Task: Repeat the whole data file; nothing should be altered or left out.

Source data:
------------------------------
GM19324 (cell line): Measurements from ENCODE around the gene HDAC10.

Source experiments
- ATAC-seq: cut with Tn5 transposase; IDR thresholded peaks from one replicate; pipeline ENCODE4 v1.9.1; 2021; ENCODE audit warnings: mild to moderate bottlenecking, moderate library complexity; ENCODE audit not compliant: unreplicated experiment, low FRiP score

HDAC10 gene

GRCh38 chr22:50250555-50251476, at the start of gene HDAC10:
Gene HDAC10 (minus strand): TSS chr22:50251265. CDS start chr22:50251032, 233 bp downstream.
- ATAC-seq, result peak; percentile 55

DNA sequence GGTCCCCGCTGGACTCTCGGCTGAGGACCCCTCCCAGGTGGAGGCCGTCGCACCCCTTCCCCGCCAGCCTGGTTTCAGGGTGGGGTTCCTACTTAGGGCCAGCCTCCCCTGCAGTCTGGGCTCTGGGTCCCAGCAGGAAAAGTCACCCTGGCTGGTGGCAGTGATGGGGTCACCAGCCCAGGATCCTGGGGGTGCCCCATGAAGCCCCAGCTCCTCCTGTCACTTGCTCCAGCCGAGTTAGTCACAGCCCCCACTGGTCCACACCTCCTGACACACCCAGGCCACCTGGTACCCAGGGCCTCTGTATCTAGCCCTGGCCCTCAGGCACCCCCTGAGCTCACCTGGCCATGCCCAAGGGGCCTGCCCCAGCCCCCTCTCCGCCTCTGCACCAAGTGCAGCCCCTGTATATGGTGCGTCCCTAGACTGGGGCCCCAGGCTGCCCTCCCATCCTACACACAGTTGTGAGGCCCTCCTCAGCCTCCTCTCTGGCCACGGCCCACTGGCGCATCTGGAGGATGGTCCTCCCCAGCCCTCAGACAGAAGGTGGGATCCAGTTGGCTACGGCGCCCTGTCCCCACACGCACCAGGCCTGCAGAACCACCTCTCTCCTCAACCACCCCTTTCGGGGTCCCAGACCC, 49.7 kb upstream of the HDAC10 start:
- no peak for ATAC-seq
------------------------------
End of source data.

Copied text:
GM19324 (cell line): Measurements from ENCODE around the gene HDAC10.

Source experiments
- ATAC-seq: cut with Tn5 transposase; IDR thresholded peaks from one replicate; pipeline ENCODE4 v1.9.1; 2021; ENCODE audit warnings: mild to moderate bottlenecking, moderate library complexity; ENCODE audit not compliant: unreplicated experiment, low FRiP score

HDAC10 gene

GRCh38 chr22:50250555-50251476, at the start of gene HDAC10:
Gene HDAC10 (minus strand): TSS chr22:50251265. CDS start chr22:50251032, 233 bp downstream.
- ATAC-seq, result peak; percentile 55

DNA sequence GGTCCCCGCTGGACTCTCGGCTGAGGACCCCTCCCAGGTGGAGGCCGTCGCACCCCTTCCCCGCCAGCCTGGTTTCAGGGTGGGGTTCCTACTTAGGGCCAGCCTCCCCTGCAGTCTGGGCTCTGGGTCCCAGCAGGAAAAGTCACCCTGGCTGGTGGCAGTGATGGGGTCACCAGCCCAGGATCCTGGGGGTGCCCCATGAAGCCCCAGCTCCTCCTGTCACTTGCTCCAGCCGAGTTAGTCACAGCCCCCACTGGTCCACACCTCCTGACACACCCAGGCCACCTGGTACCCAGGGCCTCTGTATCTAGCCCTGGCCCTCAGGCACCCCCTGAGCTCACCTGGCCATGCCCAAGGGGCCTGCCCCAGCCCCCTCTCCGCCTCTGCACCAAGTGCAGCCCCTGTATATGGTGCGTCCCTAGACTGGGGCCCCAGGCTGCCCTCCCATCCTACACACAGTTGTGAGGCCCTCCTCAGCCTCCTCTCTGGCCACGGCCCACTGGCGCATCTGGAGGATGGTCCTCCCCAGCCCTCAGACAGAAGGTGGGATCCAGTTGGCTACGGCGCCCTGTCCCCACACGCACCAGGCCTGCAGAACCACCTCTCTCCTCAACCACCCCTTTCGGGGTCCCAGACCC, 49.7 kb upstream of the HDAC10 start:
- no peak for ATAC-seq